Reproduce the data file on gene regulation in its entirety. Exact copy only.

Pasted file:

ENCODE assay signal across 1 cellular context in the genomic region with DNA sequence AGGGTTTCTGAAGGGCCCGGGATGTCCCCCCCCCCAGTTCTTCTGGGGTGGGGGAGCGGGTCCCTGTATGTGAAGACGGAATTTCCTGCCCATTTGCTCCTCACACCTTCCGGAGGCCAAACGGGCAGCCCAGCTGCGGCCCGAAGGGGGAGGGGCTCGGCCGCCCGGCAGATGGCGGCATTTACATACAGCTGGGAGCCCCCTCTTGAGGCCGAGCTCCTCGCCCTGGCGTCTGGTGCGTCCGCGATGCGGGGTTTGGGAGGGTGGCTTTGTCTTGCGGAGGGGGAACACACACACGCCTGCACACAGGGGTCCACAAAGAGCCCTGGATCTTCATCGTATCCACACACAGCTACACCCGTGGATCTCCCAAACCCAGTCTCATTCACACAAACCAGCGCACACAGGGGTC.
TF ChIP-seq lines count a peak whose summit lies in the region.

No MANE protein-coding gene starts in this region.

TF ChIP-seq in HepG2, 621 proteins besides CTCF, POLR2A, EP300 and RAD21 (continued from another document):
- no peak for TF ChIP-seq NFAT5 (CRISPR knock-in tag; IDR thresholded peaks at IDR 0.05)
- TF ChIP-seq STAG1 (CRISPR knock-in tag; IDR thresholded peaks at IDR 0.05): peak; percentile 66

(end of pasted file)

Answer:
ENCODE assay signal across 1 cellular context in the genomic region with DNA sequence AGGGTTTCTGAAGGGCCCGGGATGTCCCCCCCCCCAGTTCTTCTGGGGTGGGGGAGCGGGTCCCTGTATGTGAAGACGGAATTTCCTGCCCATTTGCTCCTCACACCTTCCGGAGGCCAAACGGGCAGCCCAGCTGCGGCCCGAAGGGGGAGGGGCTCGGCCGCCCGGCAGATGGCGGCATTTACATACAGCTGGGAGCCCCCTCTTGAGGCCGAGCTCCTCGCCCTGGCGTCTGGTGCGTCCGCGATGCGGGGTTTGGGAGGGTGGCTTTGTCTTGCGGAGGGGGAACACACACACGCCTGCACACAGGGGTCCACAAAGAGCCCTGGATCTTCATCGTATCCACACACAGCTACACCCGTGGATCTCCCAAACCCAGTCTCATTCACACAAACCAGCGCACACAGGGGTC.
TF ChIP-seq lines count a peak whose summit lies in the region.

No MANE protein-coding gene starts in this region.

TF ChIP-seq in HepG2, 621 proteins besides CTCF, POLR2A, EP300 and RAD21 (continued from another document):
- no peak for TF ChIP-seq NFAT5 (CRISPR knock-in tag; IDR thresholded peaks at IDR 0.05)
- TF ChIP-seq STAG1 (CRISPR knock-in tag; IDR thresholded peaks at IDR 0.05): peak; percentile 66